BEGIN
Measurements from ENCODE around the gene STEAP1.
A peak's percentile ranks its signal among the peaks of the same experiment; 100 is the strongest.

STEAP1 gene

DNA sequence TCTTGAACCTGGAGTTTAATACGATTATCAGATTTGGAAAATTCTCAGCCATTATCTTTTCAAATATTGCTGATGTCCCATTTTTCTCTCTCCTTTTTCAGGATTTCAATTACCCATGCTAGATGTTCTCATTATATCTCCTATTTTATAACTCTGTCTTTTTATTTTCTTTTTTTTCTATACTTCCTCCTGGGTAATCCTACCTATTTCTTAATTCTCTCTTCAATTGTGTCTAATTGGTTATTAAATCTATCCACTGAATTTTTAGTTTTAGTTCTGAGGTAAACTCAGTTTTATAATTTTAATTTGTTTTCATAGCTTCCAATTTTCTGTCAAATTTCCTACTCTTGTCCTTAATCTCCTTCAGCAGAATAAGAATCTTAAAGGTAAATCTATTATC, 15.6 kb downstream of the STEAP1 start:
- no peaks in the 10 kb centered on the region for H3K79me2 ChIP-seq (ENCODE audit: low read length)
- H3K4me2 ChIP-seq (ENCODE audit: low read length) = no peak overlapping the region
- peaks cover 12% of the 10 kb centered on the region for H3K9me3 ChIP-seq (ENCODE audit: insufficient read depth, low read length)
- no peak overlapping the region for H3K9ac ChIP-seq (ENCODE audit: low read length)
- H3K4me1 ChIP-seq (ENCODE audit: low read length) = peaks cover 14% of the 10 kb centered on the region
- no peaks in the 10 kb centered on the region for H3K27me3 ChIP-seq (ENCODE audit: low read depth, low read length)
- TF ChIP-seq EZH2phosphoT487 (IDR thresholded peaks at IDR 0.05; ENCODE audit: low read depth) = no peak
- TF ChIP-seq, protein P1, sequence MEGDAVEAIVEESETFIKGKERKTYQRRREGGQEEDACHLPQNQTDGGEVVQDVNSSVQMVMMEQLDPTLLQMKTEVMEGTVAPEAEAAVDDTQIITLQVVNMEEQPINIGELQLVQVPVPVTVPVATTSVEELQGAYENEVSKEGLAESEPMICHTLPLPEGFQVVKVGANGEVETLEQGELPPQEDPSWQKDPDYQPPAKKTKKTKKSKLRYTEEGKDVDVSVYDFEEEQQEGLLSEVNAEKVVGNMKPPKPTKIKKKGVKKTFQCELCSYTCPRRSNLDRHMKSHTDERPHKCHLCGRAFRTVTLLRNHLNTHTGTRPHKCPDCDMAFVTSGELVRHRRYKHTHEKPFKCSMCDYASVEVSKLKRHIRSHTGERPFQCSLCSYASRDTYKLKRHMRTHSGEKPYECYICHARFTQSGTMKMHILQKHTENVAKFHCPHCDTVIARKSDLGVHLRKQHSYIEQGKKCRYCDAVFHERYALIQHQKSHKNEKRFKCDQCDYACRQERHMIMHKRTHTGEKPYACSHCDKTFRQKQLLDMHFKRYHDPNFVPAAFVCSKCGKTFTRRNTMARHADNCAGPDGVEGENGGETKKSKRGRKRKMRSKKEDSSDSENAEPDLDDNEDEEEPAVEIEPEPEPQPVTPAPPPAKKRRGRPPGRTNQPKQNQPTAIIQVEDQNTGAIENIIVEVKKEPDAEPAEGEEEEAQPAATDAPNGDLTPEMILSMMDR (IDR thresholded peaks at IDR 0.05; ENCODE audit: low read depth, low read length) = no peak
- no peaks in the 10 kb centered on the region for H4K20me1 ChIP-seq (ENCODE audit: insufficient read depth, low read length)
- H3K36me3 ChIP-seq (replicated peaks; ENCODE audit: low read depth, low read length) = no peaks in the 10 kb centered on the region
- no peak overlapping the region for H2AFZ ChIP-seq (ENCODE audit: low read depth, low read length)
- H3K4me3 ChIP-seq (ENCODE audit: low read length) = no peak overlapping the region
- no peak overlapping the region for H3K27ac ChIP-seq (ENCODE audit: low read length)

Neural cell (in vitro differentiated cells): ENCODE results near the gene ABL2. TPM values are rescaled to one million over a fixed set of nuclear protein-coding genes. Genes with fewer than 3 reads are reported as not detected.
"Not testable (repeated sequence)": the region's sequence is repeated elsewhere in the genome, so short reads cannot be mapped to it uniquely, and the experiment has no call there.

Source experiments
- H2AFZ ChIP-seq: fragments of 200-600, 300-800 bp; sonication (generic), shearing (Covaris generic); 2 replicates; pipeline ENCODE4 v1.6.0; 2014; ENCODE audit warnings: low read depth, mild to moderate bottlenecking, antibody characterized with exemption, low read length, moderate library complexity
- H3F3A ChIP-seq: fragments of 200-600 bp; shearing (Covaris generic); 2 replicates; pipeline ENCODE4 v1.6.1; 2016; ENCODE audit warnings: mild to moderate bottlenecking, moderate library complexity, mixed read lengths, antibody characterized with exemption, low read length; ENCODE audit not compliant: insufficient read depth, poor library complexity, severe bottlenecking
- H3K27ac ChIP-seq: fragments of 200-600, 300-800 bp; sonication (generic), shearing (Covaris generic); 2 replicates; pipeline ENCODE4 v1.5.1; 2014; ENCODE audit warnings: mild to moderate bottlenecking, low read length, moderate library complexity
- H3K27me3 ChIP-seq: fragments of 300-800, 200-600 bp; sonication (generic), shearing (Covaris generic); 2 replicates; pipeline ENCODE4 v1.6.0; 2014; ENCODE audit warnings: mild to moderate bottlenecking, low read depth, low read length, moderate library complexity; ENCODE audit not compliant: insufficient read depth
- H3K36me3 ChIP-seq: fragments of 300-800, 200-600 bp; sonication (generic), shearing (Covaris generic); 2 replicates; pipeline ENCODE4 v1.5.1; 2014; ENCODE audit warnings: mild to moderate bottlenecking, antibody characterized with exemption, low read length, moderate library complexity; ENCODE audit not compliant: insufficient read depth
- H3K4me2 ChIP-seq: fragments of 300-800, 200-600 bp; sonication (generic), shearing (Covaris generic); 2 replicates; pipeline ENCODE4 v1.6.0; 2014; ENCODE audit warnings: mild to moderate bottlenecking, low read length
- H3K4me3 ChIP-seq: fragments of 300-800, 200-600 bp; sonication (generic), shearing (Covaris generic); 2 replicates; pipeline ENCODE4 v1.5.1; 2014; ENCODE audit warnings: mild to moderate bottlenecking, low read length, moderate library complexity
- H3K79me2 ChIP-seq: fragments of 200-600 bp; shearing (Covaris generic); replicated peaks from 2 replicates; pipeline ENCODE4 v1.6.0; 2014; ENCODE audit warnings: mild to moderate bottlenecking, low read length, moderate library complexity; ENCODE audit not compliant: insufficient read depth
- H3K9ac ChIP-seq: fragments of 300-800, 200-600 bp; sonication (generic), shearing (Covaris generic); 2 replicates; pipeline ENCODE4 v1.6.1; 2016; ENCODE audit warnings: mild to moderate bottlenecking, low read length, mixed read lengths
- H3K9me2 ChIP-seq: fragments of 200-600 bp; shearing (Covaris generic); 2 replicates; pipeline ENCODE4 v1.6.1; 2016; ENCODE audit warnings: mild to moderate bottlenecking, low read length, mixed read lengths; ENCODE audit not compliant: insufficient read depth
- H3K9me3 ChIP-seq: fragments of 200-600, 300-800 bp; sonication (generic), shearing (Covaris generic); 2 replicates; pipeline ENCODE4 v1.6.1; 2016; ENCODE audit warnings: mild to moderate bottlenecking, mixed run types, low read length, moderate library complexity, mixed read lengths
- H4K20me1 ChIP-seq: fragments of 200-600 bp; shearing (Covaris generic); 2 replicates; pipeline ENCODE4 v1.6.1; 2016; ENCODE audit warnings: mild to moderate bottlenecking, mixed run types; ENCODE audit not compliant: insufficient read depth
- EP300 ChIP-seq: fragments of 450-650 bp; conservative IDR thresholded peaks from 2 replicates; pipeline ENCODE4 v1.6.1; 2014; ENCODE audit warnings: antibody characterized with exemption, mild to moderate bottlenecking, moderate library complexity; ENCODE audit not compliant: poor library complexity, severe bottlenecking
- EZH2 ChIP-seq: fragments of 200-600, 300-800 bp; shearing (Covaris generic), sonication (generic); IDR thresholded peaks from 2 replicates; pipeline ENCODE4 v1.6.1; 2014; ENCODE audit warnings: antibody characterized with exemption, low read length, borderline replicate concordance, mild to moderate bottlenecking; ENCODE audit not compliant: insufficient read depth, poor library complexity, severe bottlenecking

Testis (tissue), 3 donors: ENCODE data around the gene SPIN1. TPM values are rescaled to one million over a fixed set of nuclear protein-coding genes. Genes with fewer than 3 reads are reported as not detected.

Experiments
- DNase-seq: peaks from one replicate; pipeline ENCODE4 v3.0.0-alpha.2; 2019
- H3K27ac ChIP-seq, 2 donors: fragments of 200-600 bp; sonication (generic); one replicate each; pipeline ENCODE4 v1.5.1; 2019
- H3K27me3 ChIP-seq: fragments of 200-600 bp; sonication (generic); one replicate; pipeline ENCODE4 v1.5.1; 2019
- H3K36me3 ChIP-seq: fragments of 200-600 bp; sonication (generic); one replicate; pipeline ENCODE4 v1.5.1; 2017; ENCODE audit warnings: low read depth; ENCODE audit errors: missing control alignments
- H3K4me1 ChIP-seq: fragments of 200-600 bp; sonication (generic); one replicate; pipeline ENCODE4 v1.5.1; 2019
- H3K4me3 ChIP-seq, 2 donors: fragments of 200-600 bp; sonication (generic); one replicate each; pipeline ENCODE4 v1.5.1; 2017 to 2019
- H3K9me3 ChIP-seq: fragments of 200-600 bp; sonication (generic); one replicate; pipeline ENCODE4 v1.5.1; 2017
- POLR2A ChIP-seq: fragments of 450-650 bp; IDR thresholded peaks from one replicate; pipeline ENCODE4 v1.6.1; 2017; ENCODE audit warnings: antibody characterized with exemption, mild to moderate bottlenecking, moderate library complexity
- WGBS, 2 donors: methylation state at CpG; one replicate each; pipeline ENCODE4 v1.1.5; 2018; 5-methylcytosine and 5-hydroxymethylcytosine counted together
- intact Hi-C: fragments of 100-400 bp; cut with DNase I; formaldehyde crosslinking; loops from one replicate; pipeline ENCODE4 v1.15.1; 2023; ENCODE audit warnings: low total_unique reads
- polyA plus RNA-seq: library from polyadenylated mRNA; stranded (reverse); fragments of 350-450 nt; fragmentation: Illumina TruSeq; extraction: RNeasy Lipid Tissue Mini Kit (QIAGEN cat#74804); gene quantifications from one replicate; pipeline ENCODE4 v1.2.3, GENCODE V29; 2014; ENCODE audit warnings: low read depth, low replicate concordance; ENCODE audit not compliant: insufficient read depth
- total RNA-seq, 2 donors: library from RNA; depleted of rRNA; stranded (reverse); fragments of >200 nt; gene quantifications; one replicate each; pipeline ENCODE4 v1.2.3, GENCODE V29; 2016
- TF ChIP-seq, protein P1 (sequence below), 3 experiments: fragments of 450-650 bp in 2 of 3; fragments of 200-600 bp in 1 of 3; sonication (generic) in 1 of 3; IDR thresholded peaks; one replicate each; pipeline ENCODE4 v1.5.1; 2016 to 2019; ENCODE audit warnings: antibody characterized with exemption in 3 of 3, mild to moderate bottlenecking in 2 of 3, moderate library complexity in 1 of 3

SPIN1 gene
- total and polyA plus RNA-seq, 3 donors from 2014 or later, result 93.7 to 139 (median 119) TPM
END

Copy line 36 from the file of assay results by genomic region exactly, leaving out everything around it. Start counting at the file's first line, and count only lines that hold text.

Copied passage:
Experiments